The Christian blogosphere has been buzzing since Time magazine listed the New Calvinism as one of the ten ideas that are changing the world right now. 3. The New Calvinism – 10 Ideas Changing the World Right Now – TIME:
Calvinism is back, and not just musically. John Calvin’s 16th century reply to medieval Catholicism’s buy-your-way-out-of-purgatory excesses is Evangelicalism’s latest success story, complete with an utterly sovereign and micromanaging deity, sinful and puny humanity, and the combination’s logical consequence, predestination: the belief that before time’s dawn, God decided whom he would save (or not), unaffected by any subsequent human action or decision.
The new Calvinism is not without its critics, and one of them writes Axxess.org: In Defense of Driscoll:
My opinion is that the failure of modern philosophical/theological assumptions caused this return to “calvinism” as people grasp to the comfort of the convoluted evangelical concept of “sovereignty” that exists in that circle. neo-calvinism is such a waste – classic calvinism was built on a covenant hermeneutic and, at least, held a “cultural mandate”; neo-calvinism is built on a dispensational hermeneutic and has no mandate at all. neo-calvinism is cheap, easy and good-for-nothing and it is not at all “true to scripture” as is often claimed.
Reading these articles throws me into a time-warp, and I’m transported back twenty years and more to the 1970s and 1980s.
Back in the 1970s someone regularly sent me a copy of a neo-Calvinist magazine called Present Truth. Not having moved in Calvinist circles much, it took me some time to figure out that that was what it was. In those Cold War days it took a hard ideological line based on what struck me as hair-splitting theological distinctions. Imputed righteousness was in, imparted righteouness was out (but out!).
Some people from the Scripture Union came to help run a “Holiday Club” for the youth group of the church I was then in. They carried well-thumbed copies of Present Truth, which they used to counter what they saw as the ideological deviations of these wayward teenagers. One of them denounced the bumper stickers that were popular at the time, showing a smiley face with the slogan “Smile: God loves you”. That’s wrong, they said. God doesn’t love you. God is very angry with you because you are a sinner. The wayward youth responded by making a large banner saying “Smile: God loves you”, which they stuck up at the back of the hall, where all the neo-Calvinist speakers could see it. The church, and especially the youth, were involved in the charismatic movement, and the Present Truth group seemed to disapprove of that as well.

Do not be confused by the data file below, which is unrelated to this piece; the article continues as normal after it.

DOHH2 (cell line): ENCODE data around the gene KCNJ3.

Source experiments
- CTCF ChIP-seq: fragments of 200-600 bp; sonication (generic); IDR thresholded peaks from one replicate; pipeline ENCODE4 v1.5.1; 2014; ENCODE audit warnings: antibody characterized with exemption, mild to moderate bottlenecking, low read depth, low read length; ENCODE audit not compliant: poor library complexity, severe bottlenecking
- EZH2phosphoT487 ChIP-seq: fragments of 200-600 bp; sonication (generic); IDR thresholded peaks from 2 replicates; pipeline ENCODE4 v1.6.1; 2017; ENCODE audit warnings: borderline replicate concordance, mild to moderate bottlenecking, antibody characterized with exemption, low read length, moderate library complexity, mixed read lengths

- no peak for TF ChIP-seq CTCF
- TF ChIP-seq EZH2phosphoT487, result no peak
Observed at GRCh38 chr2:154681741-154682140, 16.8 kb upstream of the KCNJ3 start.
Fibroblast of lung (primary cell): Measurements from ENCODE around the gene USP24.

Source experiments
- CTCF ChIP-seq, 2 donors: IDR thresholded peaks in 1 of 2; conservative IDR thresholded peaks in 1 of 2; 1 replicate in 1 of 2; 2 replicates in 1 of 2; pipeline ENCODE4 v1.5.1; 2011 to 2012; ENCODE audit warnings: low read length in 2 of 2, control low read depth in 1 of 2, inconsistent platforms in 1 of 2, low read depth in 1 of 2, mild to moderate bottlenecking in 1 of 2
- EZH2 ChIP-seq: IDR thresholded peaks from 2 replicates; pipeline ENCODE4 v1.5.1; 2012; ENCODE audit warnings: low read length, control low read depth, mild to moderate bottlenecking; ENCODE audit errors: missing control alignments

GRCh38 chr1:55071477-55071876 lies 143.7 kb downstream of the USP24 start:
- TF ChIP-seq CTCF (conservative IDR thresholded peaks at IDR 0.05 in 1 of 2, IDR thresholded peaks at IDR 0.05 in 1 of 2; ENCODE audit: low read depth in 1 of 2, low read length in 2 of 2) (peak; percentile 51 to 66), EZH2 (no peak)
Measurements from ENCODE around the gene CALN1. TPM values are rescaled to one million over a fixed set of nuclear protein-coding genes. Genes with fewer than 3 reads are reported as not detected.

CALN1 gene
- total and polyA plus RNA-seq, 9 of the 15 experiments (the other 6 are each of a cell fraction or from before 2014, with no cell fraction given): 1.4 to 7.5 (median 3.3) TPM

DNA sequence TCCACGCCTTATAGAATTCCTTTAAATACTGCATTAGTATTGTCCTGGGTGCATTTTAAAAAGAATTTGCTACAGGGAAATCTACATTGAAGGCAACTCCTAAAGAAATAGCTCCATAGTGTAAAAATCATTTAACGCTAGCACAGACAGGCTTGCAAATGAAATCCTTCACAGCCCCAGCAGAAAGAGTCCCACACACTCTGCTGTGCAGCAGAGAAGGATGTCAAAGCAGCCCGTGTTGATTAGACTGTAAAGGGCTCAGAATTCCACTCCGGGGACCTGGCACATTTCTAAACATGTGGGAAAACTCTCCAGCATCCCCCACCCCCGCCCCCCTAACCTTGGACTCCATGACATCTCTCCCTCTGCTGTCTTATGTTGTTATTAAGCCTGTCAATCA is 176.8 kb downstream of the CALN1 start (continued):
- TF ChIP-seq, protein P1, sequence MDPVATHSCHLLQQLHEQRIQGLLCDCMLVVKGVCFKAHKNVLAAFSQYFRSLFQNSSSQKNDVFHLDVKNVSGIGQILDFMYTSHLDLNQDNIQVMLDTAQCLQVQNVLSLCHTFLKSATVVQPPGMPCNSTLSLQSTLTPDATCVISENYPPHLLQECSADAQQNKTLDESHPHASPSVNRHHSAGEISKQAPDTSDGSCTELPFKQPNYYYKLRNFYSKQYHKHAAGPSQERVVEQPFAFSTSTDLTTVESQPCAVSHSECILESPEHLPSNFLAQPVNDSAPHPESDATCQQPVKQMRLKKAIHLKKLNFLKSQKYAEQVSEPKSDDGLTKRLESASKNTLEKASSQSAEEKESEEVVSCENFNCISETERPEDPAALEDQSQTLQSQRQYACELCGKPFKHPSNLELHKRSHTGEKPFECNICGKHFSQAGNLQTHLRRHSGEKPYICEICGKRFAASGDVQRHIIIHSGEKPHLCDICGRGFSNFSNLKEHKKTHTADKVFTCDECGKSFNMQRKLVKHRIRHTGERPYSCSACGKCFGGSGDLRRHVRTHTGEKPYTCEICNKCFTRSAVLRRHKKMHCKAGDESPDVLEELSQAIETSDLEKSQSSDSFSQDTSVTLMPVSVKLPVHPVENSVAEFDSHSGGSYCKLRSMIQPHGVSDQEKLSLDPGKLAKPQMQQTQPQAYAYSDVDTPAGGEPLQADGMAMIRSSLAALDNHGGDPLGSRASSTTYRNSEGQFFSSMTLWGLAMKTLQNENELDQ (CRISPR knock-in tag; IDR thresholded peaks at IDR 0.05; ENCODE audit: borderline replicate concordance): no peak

Then came the annus mirabilis, 1989. The Cold War ended, and freedom bloomed like flowers in the former Second World countries, and even in South Africa, where P.W. Botha was deposed and his securocrats who had spent a decade entrenching themselves in power were running around like headless chickens.
There was a reaction against rigid ideologies, and there was even a trickle of some former Calvinists and Evangelicals into the Orthodox Church. In part it was a reaction against the narrow interpretation of the atonement in juridical terms, the “penal substitution” theory of the atonement, which, in the case of the more extreme neo-Calvinists, had led to the obsessive focus on such things as imputed righteousness.
In part it was, as Peter Gillquist points out in his book Becoming Orthodox a reaction against generic American Evangelical Protestant ecclesiology. Members of the evangelistic organisation Campus Crusade for Christ conducted evangelistic campaigns among students, but once the evangelists left the students were unchurched, and soon dropped out again. They felt that the students who wanted to follow Christ should be part of the Church. But which church? The obvious answer to them was “the New Testament Church”, but which of the hundreds of competing denominations was the New Testament Church. So they decided to study history to discover where the New Testament Church went to, and their study led them to Orthodoxy. Whether it was a search for authentic soteriology or authentic ecclesiology, it led them to the same place, to the Orthodox Church.
For others, similar dissatisfaction with the current white American Evangelical Protestant soteriology and ecclesiology and missiology led them into the “emerging” or “emergent” church movement, either directly, or via neopentecosalism, with its megachurches and prosperity gospel.
Now, however. according to Time magazine, we have come full circle, and Calvinism is back. Perhaps this is a reaction against the excesses of neopentecostalism, and the theological vagueness of many in the emerging church movement, who have opted for “spirituality” rather than doctrine.
But is it really changing the world? Perhaps it is in certain enclaves in white middle-class America, but in much of Africa neopentecostalism seems to be growing exponentially and shows no signs of waning yet.